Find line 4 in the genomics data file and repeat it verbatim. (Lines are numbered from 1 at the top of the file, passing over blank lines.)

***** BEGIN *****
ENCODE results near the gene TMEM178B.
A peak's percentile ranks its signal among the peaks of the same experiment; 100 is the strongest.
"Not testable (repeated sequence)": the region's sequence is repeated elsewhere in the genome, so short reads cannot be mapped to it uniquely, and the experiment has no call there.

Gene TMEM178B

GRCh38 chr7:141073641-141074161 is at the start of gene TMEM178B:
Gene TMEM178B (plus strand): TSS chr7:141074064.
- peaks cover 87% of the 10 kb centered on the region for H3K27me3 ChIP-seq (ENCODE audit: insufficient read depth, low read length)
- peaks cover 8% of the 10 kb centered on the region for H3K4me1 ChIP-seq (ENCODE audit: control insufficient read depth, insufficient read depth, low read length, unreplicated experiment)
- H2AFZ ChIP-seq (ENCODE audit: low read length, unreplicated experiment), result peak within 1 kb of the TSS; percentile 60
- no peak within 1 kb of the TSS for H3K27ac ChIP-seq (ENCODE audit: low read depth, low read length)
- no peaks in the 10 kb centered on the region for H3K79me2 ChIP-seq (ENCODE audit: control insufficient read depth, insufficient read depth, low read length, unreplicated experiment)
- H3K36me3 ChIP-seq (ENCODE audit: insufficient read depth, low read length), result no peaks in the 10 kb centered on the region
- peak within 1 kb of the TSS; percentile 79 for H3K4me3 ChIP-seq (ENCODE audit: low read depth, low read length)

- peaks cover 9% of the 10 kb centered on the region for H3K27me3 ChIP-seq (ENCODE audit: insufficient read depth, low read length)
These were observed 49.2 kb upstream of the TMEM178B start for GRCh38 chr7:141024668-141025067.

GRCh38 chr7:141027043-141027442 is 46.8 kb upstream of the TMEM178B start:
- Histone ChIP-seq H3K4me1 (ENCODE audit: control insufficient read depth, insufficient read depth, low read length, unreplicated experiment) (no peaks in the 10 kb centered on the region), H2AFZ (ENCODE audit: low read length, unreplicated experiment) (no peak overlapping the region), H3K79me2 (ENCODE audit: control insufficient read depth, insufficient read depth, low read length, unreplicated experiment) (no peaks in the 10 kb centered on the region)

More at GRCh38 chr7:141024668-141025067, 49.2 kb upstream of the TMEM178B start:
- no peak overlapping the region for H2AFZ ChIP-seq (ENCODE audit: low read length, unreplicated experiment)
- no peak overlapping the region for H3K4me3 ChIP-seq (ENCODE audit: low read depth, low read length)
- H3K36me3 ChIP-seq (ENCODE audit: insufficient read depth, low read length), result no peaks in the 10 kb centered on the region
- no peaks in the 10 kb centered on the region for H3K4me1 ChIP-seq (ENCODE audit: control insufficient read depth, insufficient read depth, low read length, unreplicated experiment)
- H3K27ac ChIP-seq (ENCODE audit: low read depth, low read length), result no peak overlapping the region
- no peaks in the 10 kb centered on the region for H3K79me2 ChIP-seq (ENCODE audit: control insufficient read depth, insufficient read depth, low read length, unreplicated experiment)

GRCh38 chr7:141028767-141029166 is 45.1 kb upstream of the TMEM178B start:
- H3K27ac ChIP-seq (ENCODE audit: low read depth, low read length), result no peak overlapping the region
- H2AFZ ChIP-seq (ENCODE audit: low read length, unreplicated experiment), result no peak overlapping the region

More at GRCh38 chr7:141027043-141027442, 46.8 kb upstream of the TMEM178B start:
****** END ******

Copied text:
Gene TMEM178B